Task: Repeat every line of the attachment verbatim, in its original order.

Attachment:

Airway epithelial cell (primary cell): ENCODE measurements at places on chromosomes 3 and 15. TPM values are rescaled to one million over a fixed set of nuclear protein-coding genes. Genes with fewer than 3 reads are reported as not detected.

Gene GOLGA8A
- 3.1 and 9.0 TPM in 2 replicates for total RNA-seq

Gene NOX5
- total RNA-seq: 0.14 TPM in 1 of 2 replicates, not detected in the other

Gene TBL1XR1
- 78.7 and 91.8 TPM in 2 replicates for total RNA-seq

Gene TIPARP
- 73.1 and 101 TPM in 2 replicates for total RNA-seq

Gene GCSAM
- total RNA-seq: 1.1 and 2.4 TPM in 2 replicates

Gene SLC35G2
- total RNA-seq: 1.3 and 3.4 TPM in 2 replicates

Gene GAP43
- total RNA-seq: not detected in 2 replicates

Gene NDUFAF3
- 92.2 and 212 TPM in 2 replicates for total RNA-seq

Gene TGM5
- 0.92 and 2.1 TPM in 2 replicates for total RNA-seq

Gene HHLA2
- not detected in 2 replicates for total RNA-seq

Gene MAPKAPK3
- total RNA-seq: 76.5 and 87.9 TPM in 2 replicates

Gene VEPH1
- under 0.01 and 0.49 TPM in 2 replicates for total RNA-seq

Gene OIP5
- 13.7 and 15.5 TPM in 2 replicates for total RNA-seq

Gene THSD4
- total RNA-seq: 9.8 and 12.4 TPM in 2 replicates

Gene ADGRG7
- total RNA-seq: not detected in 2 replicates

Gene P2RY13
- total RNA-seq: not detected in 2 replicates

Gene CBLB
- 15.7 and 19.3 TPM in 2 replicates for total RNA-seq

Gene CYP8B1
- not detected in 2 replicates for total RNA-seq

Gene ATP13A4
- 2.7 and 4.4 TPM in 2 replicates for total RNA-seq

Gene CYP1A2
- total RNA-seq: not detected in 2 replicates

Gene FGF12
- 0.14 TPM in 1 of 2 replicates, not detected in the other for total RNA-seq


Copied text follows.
Airway epithelial cell (primary cell): ENCODE measurements at places on chromosomes 3 and 15. TPM values are rescaled to one million over a fixed set of nuclear protein-coding genes. Genes with fewer than 3 reads are reported as not detected.

Gene GOLGA8A
- 3.1 and 9.0 TPM in 2 replicates for total RNA-seq

Gene NOX5
- total RNA-seq: 0.14 TPM in 1 of 2 replicates, not detected in the other

Gene TBL1XR1
- 78.7 and 91.8 TPM in 2 replicates for total RNA-seq

Gene TIPARP
- 73.1 and 101 TPM in 2 replicates for total RNA-seq

Gene GCSAM
- total RNA-seq: 1.1 and 2.4 TPM in 2 replicates

Gene SLC35G2
- total RNA-seq: 1.3 and 3.4 TPM in 2 replicates

Gene GAP43
- total RNA-seq: not detected in 2 replicates

Gene NDUFAF3
- 92.2 and 212 TPM in 2 replicates for total RNA-seq

Gene TGM5
- 0.92 and 2.1 TPM in 2 replicates for total RNA-seq

Gene HHLA2
- not detected in 2 replicates for total RNA-seq

Gene MAPKAPK3
- total RNA-seq: 76.5 and 87.9 TPM in 2 replicates

Gene VEPH1
- under 0.01 and 0.49 TPM in 2 replicates for total RNA-seq

Gene OIP5
- 13.7 and 15.5 TPM in 2 replicates for total RNA-seq

Gene THSD4
- total RNA-seq: 9.8 and 12.4 TPM in 2 replicates

Gene ADGRG7
- total RNA-seq: not detected in 2 replicates

Gene P2RY13
- total RNA-seq: not detected in 2 replicates

Gene CBLB
- 15.7 and 19.3 TPM in 2 replicates for total RNA-seq

Gene CYP8B1
- not detected in 2 replicates for total RNA-seq

Gene ATP13A4
- 2.7 and 4.4 TPM in 2 replicates for total RNA-seq

Gene CYP1A2
- total RNA-seq: not detected in 2 replicates

Gene FGF12
- 0.14 TPM in 1 of 2 replicates, not detected in the other for total RNA-seq